Lab Exam #3 Clinical Correlation

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Lab Exam #3 Clinical Correlation
2015-03-16 03:32:17
Lab Exam WSU

Lab Exam #3
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  1. Is an localized bulging or ballooning of the wall of an artery. They occur when an artery wall becomes weakened, and if large enough can compress adjacent structures or worse, may rupture. Many of these occur in cerebral arteries or in the aorta and if ruptured produce sever bleeding, stroke, and even sudden death.
  2. Is chest pain or discomfort pressure or squeezing. It is not a disorder itself but a symptom, usually of coronary artery disease.
  3. Is an irregular heartbeat caused by defects in the heart's conducting system. These can be categorized by speed, rhythm, and parts of the conducting system affected.
  4. Is an abnormally slow but regular heart rate less than 60 beats per minute, caused by malfunction of the SA or AV node. Symptoms include weakness, dizziness, and shortness of breath. This is normal in well-trained athletes.
  5. Is an abnormally fast but regular heart rate greater than 100 beats per minute. There can be many causes, some of which are defects in the SA or AV nodes, damage to the myocardium from a heart attack, or external substances such as medication, alcohol, caffeine or illicit drugs.
  6. Is a rapid uncoordinated heartbeat. These occur when contractions of the myocardium in heart chambers is asynchronous, producing a chamber that "quivers" rather than contracts. Depending on the chamber where the problem, they are atrial or ventricular.
  7. Is a medical emergency since it can halt blood ejection from the heart and produce circulatory failure and death.
    Ventricular fibrillation
  8. Cardiopulmonary resuscitation and electronic devices are used to treat ventricular fibrillation
  9. Is a congenital narrowing of the aorta. It most often occurs near the junction of the ductus arteriosus.
    Coarctation of the Aorta
  10. Is a condition in which plaques made of cholesterol, fat, and calcium build up in the walls of coronary arteries.
    Coronary Artery Disease
  11. Plaque formation in arteries is a progressive disease, which can occur in any large or medium-sized artery.
  12. Is a procedure in which a blood vessel from another part of the body is surgically attached to a coronary artery to bypass an area of blockage.
    Coronary Artery Bypass Grafting
  13. Is a blue tint to skin and mucous membrane produced by oxygen deficiency in systemic blood. There are many causes such as heart failure and lung disease.
  14. Is bleeding, either internal or external, resulting from trauma or rupture of blood vessels.
  15. Is high blood pressure.
  16. Is a localized tissue death due by lack of arterial blood supply. It is the end result of ischemia.
  17. Is death of areas of myocardium due to coronary artery disease commonly referred to as "heart attack".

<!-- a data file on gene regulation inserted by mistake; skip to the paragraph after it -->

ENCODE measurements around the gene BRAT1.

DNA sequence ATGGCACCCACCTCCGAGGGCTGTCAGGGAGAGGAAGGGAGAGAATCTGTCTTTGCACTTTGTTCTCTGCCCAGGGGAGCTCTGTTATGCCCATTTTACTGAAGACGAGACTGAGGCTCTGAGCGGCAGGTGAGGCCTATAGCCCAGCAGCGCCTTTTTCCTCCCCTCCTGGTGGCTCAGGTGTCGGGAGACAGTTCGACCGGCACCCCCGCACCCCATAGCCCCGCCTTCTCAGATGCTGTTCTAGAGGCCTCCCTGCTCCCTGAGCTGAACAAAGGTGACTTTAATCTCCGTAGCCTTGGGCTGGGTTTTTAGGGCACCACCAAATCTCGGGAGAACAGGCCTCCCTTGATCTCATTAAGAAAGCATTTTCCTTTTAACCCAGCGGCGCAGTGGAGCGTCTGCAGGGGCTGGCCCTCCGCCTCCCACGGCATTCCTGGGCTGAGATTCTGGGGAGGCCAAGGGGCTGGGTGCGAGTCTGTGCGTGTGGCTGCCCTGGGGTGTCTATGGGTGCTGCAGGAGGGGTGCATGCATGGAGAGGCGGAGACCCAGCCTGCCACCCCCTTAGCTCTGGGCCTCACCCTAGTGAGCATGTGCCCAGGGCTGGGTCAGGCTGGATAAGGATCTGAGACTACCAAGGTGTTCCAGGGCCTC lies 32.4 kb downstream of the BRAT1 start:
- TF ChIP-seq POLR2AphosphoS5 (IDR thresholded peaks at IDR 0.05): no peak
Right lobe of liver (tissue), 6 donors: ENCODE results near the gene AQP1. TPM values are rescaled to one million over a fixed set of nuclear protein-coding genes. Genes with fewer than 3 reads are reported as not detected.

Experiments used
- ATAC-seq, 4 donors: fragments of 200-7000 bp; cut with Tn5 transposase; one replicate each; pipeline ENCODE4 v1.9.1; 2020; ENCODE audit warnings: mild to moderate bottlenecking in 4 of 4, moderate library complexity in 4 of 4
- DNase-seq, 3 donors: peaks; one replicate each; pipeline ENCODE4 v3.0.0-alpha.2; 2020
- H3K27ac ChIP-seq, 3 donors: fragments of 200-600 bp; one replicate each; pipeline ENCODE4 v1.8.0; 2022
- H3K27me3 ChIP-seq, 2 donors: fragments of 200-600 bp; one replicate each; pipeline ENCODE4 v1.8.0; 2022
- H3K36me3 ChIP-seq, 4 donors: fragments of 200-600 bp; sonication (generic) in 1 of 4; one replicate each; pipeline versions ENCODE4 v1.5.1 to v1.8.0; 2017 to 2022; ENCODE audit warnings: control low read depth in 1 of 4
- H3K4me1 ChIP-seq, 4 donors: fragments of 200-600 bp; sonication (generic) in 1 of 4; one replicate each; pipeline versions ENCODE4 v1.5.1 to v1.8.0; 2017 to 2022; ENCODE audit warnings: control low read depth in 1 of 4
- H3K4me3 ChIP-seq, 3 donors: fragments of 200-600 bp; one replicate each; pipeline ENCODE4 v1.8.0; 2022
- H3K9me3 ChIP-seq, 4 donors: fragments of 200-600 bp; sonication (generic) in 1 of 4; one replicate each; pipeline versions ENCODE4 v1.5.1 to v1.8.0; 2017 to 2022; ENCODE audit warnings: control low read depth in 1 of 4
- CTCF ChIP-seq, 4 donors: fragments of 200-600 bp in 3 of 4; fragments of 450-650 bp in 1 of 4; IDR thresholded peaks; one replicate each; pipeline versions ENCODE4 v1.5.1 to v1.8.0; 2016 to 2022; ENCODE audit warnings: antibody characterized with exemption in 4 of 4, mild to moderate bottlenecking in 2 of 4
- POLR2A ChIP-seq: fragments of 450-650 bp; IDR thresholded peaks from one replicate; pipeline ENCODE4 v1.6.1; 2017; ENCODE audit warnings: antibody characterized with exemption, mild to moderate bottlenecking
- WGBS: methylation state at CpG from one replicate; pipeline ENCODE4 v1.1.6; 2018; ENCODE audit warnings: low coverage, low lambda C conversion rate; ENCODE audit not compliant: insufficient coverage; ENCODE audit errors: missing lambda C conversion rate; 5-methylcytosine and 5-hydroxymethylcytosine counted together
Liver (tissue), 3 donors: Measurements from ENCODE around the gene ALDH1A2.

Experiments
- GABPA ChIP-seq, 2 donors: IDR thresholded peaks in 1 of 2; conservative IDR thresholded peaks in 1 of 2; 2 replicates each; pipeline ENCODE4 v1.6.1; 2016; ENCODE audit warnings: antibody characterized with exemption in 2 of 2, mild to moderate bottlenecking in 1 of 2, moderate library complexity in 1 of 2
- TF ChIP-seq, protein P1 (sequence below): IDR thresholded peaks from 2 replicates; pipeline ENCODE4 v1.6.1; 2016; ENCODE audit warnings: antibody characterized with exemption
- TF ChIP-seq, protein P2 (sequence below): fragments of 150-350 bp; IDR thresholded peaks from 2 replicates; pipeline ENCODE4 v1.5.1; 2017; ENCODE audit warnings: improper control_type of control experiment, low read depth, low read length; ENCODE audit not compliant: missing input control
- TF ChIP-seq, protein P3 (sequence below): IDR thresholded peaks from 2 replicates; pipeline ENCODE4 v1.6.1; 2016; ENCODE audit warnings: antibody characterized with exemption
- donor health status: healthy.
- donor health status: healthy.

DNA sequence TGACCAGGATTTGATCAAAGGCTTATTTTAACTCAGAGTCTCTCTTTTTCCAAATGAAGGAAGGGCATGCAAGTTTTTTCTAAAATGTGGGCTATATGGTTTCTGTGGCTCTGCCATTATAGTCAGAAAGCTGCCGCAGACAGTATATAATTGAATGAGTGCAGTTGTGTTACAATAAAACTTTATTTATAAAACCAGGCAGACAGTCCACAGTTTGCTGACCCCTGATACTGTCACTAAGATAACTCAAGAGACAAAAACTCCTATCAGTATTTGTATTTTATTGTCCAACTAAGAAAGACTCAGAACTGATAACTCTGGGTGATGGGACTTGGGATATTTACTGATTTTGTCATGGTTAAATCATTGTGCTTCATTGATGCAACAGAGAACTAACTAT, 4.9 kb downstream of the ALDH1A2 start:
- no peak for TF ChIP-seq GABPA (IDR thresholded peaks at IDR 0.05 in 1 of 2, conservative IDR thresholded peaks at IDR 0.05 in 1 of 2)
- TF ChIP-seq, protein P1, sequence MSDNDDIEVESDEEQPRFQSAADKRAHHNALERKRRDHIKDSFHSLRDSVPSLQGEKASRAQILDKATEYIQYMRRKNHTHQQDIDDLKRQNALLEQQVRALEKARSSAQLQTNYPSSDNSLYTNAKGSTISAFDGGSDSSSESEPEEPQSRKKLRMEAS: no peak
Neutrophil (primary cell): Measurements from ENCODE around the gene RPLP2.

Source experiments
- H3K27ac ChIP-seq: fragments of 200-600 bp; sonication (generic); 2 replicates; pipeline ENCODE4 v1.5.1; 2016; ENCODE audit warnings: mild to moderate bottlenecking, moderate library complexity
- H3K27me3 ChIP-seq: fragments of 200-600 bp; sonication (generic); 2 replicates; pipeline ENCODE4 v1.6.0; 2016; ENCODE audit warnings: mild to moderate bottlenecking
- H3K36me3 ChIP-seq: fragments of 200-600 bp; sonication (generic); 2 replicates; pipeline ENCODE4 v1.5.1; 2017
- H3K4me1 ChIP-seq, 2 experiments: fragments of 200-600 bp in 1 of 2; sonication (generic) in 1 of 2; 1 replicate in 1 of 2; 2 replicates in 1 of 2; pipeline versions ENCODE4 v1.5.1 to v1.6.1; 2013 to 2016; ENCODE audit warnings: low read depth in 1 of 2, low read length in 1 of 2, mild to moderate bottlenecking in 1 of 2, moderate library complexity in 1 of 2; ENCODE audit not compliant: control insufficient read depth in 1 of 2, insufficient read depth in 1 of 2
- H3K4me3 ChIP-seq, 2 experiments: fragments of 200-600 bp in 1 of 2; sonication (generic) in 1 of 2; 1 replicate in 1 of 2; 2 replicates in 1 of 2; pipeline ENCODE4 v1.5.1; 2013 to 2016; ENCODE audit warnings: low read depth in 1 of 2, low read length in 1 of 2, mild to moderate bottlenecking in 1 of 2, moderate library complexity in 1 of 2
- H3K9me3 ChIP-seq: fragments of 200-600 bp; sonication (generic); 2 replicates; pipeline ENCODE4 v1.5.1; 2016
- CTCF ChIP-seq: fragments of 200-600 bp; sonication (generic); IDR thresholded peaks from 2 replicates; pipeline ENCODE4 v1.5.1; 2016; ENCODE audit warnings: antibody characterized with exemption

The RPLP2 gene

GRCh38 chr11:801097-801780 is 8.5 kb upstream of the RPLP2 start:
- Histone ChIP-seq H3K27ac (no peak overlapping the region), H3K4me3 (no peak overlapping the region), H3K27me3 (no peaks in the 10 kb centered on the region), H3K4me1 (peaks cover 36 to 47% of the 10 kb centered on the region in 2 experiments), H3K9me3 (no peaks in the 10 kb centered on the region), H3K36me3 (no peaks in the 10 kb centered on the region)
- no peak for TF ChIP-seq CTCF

Myocardial Infarction
  18. Is decrease in blood flow to organs or tissues caused by complete or partial blockage of an artery. In the hear occurs with blockage of coronary arteries and severe blockage can produce infarction and/or arrhythmias.
  19. Is an opening in the septum that separates the right and left side of the hear.
    Septal Defect
  20. Is a hole in the interatrial septum caused by failure of the fetal foramen ovale to close completely after birth.
    Atrial Septal Defect
  21. Is caused by incomplete development of the interventricular septum, usually the membranous part. It is the most common type of congenital heart defect.
    Ventricular Septal Defect
  22. Are disorders involving valves of the heart that impact the heart's ability to pump blood effectively to the lungs or tissues of the body and cause the heart to work harder.
    Valvular Heart Disease
  23. Is a failure of the valve cusps to open fully. Oftentimes the cusps fuse together, producing a narrow central opening. It causes turbulence in blood flow and audible vibrations that are heard through a stethoscope as murmurs.
  24. Is a failure of the valve to close completely, usually produced by inflammation that causes enlargement of cusps or scarring of the edges of cusps. The net result is valve cusps that don't meet with one another snugly either because they are too big or have become inflexible.
    Valve Incompetence
  25. Occurs when the blood supply to part of the brain is compromised either by blockage or rupture of an artery. Often occur in branches of the middle cerebral artery that supply the internal capsule.
    Cerebrovascular accident or Stroke
  26. A blood clot that forms locally within a vessel and does not move.
  27. A blood clot formed elsewhere in the body that break loose and floats downstream.
  28. Is a fancy term for nosebleed = hemorrhage in the nasal cavity.
  29. Is a mass of clotted blood outside of a vessel, is a result of hemorrhage into tissue or spaces inside the body. A bruise is a this visible through the skin.